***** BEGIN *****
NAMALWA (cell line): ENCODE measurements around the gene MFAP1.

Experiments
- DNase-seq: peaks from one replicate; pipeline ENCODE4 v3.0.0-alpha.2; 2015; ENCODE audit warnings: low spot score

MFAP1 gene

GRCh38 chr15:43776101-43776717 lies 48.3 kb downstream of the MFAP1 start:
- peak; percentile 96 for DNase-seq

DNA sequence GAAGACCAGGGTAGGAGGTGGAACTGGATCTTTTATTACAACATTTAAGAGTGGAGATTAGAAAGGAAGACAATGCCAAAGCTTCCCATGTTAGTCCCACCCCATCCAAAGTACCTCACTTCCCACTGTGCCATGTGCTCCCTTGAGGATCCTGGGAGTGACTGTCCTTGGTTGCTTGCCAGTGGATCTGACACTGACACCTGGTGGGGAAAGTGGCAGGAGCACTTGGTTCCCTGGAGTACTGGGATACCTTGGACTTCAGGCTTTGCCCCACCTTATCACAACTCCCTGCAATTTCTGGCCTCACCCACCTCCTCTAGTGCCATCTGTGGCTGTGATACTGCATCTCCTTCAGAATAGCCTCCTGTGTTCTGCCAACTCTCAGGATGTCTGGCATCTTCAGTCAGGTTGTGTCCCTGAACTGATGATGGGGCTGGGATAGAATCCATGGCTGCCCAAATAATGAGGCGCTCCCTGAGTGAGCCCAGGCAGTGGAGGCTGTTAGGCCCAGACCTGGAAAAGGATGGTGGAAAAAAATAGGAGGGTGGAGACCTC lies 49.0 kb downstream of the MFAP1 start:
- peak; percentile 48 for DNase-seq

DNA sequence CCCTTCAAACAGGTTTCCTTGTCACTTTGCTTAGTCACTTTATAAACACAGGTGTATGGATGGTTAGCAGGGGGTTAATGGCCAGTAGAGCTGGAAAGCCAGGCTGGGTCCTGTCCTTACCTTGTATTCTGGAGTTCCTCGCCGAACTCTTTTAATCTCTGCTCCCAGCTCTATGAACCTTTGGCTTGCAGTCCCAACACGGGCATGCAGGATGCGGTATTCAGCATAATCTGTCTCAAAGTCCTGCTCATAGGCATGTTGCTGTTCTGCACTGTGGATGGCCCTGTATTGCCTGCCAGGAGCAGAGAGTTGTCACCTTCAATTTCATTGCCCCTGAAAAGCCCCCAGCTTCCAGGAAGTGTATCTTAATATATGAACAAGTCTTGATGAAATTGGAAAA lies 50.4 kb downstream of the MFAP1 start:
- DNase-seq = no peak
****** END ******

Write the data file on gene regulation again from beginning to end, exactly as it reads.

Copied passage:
NAMALWA (cell line): ENCODE measurements around the gene MFAP1.

Experiments
- DNase-seq: peaks from one replicate; pipeline ENCODE4 v3.0.0-alpha.2; 2015; ENCODE audit warnings: low spot score

MFAP1 gene

GRCh38 chr15:43776101-43776717 lies 48.3 kb downstream of the MFAP1 start:
- peak; percentile 96 for DNase-seq

DNA sequence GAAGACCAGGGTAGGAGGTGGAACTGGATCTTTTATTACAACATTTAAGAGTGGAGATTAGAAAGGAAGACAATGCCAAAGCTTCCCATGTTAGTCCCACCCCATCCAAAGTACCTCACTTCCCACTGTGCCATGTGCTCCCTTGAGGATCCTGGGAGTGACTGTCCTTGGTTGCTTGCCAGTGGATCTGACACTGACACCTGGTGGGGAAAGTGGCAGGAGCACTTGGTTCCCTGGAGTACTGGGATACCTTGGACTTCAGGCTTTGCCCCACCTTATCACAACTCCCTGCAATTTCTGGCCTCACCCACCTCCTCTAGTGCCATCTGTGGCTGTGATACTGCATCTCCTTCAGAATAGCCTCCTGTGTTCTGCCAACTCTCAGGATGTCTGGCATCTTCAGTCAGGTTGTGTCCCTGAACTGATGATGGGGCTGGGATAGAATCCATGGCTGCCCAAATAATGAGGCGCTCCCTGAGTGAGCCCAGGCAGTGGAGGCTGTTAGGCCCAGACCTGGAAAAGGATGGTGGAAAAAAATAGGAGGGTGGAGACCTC lies 49.0 kb downstream of the MFAP1 start:
- peak; percentile 48 for DNase-seq

DNA sequence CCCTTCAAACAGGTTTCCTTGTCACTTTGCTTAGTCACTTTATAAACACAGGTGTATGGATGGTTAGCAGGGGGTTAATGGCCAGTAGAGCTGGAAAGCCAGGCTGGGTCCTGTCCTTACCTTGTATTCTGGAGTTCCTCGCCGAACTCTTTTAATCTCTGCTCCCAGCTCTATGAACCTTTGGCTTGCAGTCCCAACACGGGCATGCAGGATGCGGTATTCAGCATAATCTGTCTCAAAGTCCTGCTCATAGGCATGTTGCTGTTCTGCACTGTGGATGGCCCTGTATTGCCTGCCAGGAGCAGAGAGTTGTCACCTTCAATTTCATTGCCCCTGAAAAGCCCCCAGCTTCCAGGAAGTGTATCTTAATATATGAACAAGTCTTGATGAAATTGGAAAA lies 50.4 kb downstream of the MFAP1 start:
- DNase-seq = no peak